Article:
There's no denying it—Americans love salty foods. From nachos and pizza to hot dogs and french fries, the saltshaker has become a staple on dinner tables everywhere, and it's not just for decoration.
So it should be no surprise to learn that most of us consume an excess of sodium on a daily basis. In fact, Americans on average eat 1,000 milligrams (mg) more than the 2,300 mg/day recommended limit in the USDA's Dietary Guidelines. While our bodies need only 1/4 teaspoon of salt per day, the average American eats at least 6 times that (1 1/2 teaspoons) per day. If you are looking to avoid high-sodium foods, some sources may seem obvious, but others may surprise you.
Why Does Watching Your Sodium Intake Matter?
Too much sodium can put you at risk for high blood pressure, stroke and heart disease. This is because sodium plays a key role in our bodies' fluid balance, blood volume and blood pressure. Consuming too much of it can increase blood pressure and fluid retention, which can lead to swelling and other serious health issues.
While 2,300 mg/day of sodium may seem generous, the numbers add up quickly. For instance, take a typical turkey sandwich, a standard lunch for many. A slice of bread contains approximately 150 mg sodium, but for a sandwich you'll need two slices. Then just two ounces of sliced deli turkey can contain about 400 mg of sodium or more. If you add just one slice of American cheese to your sandwich, that's another 250 mg. A pickle on the side and a single-serving bag of potato chips will each contribute approximately 300 mg of sodium. So just that one lunch could contain more than 1,550 mg of sodium, well over half of your 2,300 mg daily limit. That doesn't leave much room for sodium in breakfast, dinner, drinks or snacks.
Read More: 3 Ways to Cut 1,000 mg of Sodium
Yes, some sodium is found naturally in certain foods, but, according to the Centers for Disease Control and Prevention (CDC), approximately 70 percent of sodium Americans consume is from restaurant meals, prepackaged items and processed foods, making label reading and cooking at home more important than ever.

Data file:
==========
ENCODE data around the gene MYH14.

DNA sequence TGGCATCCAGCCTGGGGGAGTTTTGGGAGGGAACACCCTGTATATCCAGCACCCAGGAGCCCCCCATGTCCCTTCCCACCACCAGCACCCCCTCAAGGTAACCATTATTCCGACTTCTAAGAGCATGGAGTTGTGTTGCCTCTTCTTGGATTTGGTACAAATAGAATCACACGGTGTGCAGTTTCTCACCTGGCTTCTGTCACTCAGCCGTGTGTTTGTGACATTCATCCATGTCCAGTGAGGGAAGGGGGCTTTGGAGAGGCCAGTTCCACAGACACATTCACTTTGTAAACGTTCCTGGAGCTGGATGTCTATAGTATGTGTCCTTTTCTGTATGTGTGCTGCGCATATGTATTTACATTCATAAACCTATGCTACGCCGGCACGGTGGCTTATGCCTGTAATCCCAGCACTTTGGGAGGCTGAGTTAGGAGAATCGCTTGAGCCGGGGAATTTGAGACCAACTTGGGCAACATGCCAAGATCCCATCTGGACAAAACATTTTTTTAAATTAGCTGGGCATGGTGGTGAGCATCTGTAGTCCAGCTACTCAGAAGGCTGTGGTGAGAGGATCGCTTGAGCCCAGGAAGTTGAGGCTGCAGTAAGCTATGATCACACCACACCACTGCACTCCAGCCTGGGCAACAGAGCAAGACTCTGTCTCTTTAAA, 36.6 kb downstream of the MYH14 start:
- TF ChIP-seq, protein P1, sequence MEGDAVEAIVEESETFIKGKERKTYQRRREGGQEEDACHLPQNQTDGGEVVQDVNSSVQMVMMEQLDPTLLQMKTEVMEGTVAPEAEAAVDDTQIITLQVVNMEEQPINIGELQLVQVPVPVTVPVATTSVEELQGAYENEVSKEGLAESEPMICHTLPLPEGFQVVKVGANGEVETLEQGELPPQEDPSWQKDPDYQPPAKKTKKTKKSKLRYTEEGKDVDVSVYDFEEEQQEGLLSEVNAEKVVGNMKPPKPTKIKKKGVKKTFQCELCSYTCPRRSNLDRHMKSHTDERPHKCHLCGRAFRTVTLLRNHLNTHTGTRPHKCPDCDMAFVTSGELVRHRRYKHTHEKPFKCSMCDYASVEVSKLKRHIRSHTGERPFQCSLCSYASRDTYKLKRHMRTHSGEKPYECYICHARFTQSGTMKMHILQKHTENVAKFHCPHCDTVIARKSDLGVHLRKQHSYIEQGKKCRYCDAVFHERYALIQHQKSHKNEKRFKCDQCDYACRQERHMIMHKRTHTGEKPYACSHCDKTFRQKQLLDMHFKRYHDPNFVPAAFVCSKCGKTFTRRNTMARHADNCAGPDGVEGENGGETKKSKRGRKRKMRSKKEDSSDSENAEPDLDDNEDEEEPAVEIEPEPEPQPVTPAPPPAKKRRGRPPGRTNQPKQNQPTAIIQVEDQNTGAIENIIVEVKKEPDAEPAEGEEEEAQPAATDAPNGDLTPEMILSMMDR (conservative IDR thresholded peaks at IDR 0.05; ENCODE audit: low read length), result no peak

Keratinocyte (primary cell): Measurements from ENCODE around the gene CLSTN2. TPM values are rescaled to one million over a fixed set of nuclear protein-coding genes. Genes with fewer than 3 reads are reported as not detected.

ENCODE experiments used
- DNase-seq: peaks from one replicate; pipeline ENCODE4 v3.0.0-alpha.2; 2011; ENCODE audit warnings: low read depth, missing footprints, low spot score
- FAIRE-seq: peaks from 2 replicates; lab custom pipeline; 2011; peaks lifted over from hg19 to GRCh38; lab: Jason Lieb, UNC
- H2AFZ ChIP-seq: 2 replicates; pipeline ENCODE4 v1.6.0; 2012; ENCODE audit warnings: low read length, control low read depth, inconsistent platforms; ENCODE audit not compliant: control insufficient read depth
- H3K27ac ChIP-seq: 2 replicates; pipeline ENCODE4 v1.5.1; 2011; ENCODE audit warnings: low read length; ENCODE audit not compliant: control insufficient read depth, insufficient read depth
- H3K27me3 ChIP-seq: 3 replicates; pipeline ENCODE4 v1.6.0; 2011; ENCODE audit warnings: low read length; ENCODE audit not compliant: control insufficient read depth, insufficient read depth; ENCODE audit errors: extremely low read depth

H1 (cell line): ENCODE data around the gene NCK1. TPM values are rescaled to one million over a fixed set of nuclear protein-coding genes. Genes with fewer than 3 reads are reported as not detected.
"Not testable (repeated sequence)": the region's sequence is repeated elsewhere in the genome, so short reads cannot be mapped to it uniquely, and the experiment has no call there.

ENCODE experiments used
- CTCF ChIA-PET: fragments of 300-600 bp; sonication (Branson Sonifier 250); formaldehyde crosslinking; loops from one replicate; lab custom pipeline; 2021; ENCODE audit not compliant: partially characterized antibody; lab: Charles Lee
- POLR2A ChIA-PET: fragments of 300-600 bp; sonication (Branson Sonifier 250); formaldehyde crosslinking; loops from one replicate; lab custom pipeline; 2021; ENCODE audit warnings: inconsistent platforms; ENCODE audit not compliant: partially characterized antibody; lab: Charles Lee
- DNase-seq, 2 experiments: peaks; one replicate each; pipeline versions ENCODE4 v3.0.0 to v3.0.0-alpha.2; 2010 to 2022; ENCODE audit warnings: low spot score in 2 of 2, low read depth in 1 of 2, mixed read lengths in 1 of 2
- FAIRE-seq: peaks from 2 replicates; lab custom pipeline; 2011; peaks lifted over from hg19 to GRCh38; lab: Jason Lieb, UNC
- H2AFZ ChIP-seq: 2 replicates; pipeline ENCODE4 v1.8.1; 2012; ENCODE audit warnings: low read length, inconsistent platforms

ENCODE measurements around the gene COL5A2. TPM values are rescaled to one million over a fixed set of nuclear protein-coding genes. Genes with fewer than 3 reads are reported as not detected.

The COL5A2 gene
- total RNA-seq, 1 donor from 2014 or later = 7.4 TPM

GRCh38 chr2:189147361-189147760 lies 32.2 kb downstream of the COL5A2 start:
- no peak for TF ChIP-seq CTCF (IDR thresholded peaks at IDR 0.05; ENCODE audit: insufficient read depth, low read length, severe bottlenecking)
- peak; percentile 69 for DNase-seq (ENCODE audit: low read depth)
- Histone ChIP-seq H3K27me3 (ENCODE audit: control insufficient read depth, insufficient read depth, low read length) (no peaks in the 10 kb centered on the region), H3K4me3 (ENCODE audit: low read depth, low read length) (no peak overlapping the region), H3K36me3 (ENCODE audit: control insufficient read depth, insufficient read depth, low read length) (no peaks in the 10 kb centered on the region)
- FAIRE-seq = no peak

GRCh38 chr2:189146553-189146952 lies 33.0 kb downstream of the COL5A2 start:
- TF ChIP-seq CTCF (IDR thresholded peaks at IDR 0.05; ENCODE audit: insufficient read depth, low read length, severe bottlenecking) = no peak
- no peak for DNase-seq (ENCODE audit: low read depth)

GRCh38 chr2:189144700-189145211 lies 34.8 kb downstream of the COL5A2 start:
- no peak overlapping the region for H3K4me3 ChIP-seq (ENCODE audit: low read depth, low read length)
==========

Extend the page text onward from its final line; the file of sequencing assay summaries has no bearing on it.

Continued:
Here are some major culprits from each of the main food groups.
Recipe to Try: Shredded Chicken Master Recipe
Low-Sodium Proteins to Choose
• Low-sodium lunch meat
• Fresh poultry
• Fresh beef
• Fresh seafood
• Low-sodium canned beans
• Dry beans
• Unsalted nuts
High-Sodium Proteins to Watch Out For
• Deli lunch meats
• "Kosher" or "prebasted" chicken or turkey
• Packaged frozen shrimp
• Bacon or other smoked meat or fish
• Frozen dinners
• Salted nuts
• Canned beans
• Canned or boxed broth/stock
Poultry, meat, fish and legumes are a great source of protein and other vital nutrients, but many of these options are accompanied by loads of salt. Skip the deli meats if possible, or look for low-sodium varieties of lunch meat. Don't be shy at the grocery store—feel free to ask store employees for the lower-sodium options.
If you're shopping for meat, poultry or fish, check the ingredient label—even when it looks plain—to make sure it hasn't been brined in a salt solution. Nuts are a great choice as far as snacks go, but skip the salted or seasoned versions in favor of unsalted. (This also goes for nut butters.)
Nothing beats the convenience of canned beans, but if you have the time, cooking dried beans from scratch enables you to add as much (or little) salt as you like. But if time doesn't allow for that, canned beans are not out of the question. Just be sure to buy low-sodium varieties, then drain and rinse them thoroughly before cooking or eating. If you're cooking soup, try making your own stock or look for low-sodium or no-salt-added varieties in stores.
Read More: Top 10 Sources of Sodium in Food
Recipe to Try: Homemade Plain Greek Yogurt
Low-Sodium Dairy to Choose
• Greek yogurt
• Low-sodium cheese
• Low-sodium cottage cheese
• Ricotta cheese
High-Sodium Dairy to Watch Out For
• Processed cheese
• Cottage cheese
• Cheese sauces or spreads
Some cheeses taste super salty, while others are on the milder side. No matter how mild a cheese may taste, chances are it's still pretty salty, so be sure to check labels (even on low-sodium options). Dairy is a great way to get protein, calcium and vitamin D in your diet, but there are plenty of other dairy options that won't provide an excessive amount of sodium, such as low-fat yogurt and milk.
Recipe to Try: Easy Brown Rice
Low-Sodium Grains to Choose
• Brown rice
• Low-sodium bread
High-Sodium Grains to Watch Out For
• Bread and rolls
• Crackers and chips
• Prepackaged mixes for stuffing, pastas, rice, etc.
Grains are a sneaky source of sodium because, unlike cheese, they're often not overtly salty tasting. Nevertheless, many bread products are packed with sodium.